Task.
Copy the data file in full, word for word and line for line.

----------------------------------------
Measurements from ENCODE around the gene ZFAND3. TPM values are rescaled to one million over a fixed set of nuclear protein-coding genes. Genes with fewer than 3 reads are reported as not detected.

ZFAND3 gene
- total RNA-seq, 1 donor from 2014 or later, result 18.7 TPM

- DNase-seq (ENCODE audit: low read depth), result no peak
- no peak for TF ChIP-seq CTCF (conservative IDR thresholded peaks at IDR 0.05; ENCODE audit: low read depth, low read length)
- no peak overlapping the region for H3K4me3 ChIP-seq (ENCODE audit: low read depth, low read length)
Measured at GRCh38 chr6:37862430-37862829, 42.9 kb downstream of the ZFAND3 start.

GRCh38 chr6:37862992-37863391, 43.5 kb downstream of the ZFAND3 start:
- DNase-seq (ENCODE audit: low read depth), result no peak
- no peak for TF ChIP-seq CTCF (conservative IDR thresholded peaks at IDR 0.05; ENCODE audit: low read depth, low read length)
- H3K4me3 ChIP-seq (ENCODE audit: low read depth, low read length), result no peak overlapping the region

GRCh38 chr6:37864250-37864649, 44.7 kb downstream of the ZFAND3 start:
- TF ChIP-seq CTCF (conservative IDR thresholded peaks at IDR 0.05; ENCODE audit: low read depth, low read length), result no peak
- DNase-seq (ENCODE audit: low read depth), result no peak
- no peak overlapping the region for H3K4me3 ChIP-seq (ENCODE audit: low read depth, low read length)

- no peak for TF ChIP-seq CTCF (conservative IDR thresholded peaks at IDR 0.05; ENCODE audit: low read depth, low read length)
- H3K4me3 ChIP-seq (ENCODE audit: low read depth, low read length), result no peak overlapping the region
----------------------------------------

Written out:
Measurements from ENCODE around the gene ZFAND3. TPM values are rescaled to one million over a fixed set of nuclear protein-coding genes. Genes with fewer than 3 reads are reported as not detected.

ZFAND3 gene
- total RNA-seq, 1 donor from 2014 or later, result 18.7 TPM

- DNase-seq (ENCODE audit: low read depth), result no peak
- no peak for TF ChIP-seq CTCF (conservative IDR thresholded peaks at IDR 0.05; ENCODE audit: low read depth, low read length)
- no peak overlapping the region for H3K4me3 ChIP-seq (ENCODE audit: low read depth, low read length)
Measured at GRCh38 chr6:37862430-37862829, 42.9 kb downstream of the ZFAND3 start.

GRCh38 chr6:37862992-37863391, 43.5 kb downstream of the ZFAND3 start:
- DNase-seq (ENCODE audit: low read depth), result no peak
- no peak for TF ChIP-seq CTCF (conservative IDR thresholded peaks at IDR 0.05; ENCODE audit: low read depth, low read length)
- H3K4me3 ChIP-seq (ENCODE audit: low read depth, low read length), result no peak overlapping the region

GRCh38 chr6:37864250-37864649, 44.7 kb downstream of the ZFAND3 start:
- TF ChIP-seq CTCF (conservative IDR thresholded peaks at IDR 0.05; ENCODE audit: low read depth, low read length), result no peak
- DNase-seq (ENCODE audit: low read depth), result no peak
- no peak overlapping the region for H3K4me3 ChIP-seq (ENCODE audit: low read depth, low read length)

- no peak for TF ChIP-seq CTCF (conservative IDR thresholded peaks at IDR 0.05; ENCODE audit: low read depth, low read length)
- H3K4me3 ChIP-seq (ENCODE audit: low read depth, low read length), result no peak overlapping the region